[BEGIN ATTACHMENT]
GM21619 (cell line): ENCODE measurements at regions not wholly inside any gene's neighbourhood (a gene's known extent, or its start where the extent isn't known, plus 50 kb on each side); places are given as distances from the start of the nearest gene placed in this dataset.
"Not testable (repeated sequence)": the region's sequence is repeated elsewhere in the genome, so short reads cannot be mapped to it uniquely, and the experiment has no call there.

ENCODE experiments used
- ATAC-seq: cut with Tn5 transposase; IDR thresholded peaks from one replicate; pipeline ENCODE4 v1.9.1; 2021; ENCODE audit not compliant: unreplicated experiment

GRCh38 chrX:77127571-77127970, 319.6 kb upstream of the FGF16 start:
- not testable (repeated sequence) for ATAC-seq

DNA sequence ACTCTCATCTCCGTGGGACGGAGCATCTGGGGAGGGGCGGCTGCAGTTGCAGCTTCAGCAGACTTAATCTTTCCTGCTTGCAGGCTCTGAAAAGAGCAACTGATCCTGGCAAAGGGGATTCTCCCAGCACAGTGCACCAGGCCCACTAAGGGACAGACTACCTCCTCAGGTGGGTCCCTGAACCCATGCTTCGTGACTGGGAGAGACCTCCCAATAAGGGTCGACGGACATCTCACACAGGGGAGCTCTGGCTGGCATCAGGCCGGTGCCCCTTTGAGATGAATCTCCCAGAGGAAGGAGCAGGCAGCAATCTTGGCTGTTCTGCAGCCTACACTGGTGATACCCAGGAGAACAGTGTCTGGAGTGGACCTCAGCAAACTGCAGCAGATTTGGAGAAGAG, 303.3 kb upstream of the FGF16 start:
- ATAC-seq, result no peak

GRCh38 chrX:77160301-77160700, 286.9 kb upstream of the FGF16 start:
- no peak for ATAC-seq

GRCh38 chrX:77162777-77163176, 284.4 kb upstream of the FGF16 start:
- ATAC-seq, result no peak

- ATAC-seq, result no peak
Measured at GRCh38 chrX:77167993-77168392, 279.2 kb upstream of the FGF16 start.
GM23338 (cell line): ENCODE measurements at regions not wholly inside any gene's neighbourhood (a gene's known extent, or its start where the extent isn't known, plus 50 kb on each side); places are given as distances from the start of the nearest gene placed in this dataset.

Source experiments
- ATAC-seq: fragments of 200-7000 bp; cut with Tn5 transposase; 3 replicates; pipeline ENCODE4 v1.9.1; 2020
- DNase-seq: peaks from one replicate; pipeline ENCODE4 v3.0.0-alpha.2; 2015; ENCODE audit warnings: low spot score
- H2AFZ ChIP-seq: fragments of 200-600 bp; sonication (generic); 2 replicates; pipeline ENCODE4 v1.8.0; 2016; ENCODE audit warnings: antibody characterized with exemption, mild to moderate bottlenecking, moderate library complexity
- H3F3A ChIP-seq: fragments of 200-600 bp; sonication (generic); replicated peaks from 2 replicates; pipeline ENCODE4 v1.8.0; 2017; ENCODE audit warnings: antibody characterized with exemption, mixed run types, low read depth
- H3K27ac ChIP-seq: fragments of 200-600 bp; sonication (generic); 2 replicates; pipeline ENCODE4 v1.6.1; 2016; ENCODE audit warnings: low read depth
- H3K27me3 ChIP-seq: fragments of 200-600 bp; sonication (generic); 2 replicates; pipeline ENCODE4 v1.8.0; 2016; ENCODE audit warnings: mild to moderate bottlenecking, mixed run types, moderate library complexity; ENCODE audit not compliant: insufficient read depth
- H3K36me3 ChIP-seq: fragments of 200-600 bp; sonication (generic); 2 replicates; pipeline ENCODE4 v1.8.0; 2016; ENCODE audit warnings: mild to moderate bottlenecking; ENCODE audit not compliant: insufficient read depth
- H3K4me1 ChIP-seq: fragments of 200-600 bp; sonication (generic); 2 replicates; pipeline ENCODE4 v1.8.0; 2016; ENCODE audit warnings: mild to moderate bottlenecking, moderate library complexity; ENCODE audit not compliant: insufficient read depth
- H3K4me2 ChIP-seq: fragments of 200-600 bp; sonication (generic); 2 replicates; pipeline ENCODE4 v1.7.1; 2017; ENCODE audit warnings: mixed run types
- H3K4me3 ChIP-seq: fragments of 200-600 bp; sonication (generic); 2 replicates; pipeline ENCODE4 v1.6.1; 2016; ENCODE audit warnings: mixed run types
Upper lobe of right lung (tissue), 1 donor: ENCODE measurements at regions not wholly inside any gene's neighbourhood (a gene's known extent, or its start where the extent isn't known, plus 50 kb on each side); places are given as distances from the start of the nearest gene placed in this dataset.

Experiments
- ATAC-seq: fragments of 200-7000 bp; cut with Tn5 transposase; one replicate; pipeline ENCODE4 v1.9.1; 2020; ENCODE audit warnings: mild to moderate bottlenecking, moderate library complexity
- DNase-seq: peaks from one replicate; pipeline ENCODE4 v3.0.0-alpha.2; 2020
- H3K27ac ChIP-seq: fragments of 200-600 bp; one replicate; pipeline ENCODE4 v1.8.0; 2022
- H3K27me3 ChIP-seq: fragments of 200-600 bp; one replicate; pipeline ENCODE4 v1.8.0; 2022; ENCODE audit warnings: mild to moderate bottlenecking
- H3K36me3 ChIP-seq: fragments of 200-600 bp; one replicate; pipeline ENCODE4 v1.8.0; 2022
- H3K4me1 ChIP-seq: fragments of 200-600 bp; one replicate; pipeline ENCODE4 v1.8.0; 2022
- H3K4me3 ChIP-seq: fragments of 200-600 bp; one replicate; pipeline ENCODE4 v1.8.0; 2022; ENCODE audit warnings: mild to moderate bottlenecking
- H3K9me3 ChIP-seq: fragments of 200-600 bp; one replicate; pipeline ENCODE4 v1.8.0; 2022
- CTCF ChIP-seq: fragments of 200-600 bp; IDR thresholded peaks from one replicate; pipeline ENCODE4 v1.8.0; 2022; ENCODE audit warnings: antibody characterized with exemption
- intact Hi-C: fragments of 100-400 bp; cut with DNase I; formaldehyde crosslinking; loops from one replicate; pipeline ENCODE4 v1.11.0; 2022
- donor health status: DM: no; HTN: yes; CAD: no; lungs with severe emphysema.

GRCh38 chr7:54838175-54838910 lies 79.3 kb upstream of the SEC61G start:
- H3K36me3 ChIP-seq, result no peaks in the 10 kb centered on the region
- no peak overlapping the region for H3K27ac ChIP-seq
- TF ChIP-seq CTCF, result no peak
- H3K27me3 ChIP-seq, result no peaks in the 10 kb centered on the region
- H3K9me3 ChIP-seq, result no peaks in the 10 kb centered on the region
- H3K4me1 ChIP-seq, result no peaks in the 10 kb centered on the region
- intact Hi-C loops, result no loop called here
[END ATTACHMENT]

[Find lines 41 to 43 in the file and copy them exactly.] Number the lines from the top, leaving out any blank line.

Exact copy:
- H3K36me3 ChIP-seq, result no peaks in the 10 kb centered on the region
- no peak overlapping the region for H3K27ac ChIP-seq
- TF ChIP-seq CTCF, result no peak